Court Appointed Special Advocates (CASA) for Children of Bergen County is an independent, nonprofit organization of professionals and trained volunteers who have been appointed by the NJ Family Court to advocate for children removed from their homes due to abuse and/or neglect. CASA works to ensure that needed services and assistance are made available to these children while helping to move them toward safe and permanent homes.
For children who've been abused or neglected, CASA means having a home instead of feeling lost, and being a priority instead of feeling invisible.Children with CASA volunteers are more likely to end up with their family, and according to National CASA, more likely to receive therapy, health care and education and do better in school, and less likely to be bounced from one place to another or get stuck in long-term foster care. CASA's vision is to provide a volunteer advocate for every child in need in our community. Last year, over 300 children still needed a volunteer to speak up for them.
For volunteers, CASA is a life-changing experience that makes our community a better place.CASA volunteers come from every walk of life and share a commitment to improving children's lives, a willingness to learn, and an open mind towards life experiences different from their own. Volunteers complete an interview, background checks and 39 hours of intensive training and courtroom observation. After being sworn-in by a judge, volunteers are appointed to a child or family of children and spend an average of 10-15 hours a month advocating for these children for at least a year. They get to know the child while also gathering information from the child's family, teachers, doctors, care-givers and anyone else involved in the child's life. Judges highly value CASA's recommendations which help them make informed decisions in the child's best interest.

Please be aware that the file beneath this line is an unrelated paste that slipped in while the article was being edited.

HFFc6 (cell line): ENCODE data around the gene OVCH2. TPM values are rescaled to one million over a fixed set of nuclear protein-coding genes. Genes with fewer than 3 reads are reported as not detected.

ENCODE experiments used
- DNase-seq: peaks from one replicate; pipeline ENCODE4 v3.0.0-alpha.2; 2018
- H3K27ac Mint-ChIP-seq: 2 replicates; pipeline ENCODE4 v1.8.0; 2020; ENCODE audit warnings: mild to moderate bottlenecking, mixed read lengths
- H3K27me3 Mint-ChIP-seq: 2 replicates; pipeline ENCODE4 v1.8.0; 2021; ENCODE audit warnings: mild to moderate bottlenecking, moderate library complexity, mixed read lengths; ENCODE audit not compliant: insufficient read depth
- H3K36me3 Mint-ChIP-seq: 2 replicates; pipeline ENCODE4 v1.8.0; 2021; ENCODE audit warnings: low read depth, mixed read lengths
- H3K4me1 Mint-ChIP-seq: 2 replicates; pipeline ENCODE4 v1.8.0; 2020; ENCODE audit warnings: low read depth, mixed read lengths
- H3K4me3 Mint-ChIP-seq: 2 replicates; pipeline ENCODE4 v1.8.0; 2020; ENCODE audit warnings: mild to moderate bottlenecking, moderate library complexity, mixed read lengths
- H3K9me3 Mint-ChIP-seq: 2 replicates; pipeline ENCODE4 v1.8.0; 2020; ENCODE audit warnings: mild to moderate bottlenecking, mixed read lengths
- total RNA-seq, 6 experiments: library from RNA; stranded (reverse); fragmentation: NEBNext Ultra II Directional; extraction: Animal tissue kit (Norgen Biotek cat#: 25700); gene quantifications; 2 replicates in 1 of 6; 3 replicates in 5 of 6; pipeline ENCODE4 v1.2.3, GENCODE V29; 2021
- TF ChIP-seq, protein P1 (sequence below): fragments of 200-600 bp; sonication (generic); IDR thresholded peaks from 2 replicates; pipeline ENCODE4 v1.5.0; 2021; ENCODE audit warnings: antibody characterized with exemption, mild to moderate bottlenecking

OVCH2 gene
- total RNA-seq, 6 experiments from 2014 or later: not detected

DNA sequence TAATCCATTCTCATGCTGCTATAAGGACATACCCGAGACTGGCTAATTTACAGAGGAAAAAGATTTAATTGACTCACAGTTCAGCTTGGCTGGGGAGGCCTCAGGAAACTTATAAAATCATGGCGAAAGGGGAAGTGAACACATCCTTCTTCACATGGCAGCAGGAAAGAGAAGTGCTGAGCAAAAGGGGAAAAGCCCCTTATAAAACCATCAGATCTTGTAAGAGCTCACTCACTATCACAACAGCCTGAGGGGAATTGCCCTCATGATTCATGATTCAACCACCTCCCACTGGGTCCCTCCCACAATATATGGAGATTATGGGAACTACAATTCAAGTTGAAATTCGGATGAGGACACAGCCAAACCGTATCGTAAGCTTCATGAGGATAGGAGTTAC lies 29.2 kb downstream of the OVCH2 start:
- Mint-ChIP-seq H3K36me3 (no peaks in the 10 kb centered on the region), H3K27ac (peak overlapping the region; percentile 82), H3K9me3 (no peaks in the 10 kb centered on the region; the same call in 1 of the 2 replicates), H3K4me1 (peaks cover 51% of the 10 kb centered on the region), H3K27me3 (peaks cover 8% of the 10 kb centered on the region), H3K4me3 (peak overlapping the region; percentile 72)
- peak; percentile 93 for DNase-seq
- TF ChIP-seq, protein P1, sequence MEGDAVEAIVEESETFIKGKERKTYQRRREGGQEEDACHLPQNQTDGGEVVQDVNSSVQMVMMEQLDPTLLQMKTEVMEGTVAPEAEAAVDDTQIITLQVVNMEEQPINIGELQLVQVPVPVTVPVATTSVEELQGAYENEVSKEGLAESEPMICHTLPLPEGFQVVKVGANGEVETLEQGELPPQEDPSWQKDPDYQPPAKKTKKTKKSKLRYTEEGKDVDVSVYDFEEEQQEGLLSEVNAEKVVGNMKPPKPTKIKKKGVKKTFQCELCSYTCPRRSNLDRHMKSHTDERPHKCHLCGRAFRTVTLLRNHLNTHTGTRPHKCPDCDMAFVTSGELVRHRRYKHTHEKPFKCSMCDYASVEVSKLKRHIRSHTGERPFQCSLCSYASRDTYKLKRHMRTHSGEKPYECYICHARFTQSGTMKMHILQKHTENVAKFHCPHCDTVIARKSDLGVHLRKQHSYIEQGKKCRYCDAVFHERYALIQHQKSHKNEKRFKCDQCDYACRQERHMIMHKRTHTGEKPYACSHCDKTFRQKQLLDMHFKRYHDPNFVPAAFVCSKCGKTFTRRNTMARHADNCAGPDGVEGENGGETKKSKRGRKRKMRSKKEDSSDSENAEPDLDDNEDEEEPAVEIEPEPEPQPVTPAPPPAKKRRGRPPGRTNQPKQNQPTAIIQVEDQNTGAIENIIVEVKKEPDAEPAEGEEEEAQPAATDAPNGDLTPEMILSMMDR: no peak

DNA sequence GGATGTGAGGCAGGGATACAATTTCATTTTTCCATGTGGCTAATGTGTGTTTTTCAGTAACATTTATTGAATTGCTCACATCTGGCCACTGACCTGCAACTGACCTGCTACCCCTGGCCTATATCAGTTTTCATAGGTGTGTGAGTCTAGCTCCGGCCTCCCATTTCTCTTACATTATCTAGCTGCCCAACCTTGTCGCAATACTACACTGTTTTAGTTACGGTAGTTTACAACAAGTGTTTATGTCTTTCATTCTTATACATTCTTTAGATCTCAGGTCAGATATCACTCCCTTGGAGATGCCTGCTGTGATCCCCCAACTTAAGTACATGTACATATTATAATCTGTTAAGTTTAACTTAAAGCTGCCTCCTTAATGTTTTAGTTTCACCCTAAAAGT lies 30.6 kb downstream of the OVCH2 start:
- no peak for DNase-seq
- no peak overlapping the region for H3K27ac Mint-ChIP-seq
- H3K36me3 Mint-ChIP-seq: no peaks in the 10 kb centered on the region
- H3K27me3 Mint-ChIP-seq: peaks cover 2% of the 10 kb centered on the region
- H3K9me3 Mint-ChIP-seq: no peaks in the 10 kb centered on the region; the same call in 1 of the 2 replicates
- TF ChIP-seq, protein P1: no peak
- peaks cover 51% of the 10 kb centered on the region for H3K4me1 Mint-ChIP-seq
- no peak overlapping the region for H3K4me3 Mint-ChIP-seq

The first Court Appointed Special Advocates (CASA) program started in 1978, by a Judge named David Soukop in Seattle, Washington. He realized that he was making far-reaching decisions about the lives of children without hearing from the unique perspective of the child. He began looking for an alternative to relying solely on the lawyers for the child, who were not only overworked but also not especially trained for dealing with children, and the underpaid social workers assigned to their cases that have too many cases to handle. Judge Soukop decided to train volunteers from the community to independently investigate the cases and make recommendations about what was in the best interest of the child.
â€œAs a judge, I had to make tough decisions. I had to decide whether to take a child from the only home he's ever known or leave him somewhere he might possibly be abused. I needed someone who could tell me what was best for that child-- from the child's viewpoint. That's what CASA does.â€
~ CASA Founder Honorable David Soukop
News of the success of Judge Soukop's experiment spread like wildfire and CASA programs sprang up all over the United States. Currently there are over 900 CASA programs throughout the United States.
CASA for Children of Bergen County Judge Ellen Koblitz, Presiding Judge of Bergen County's Family Court, contacted the state CASA association (CASA of NJ) in the spring of 2002. She recognized the enormous need for a CASA program to begin in Bergen County as soon as possible. After conducting community outreach in Bergen County, CASA of NJ held a series of informational meetings with the goal of recruiting a steering committee to develop a CASA program that would serve Bergen County's most vulnerable children. That steering committee transformed into a founding board for CASA for Children of Bergen County in the spring of 2003.
Where We Work
What We Do
CASA works to ensure that needed services and assistance are made available to these children while helping to move them toward safe and permanent homes.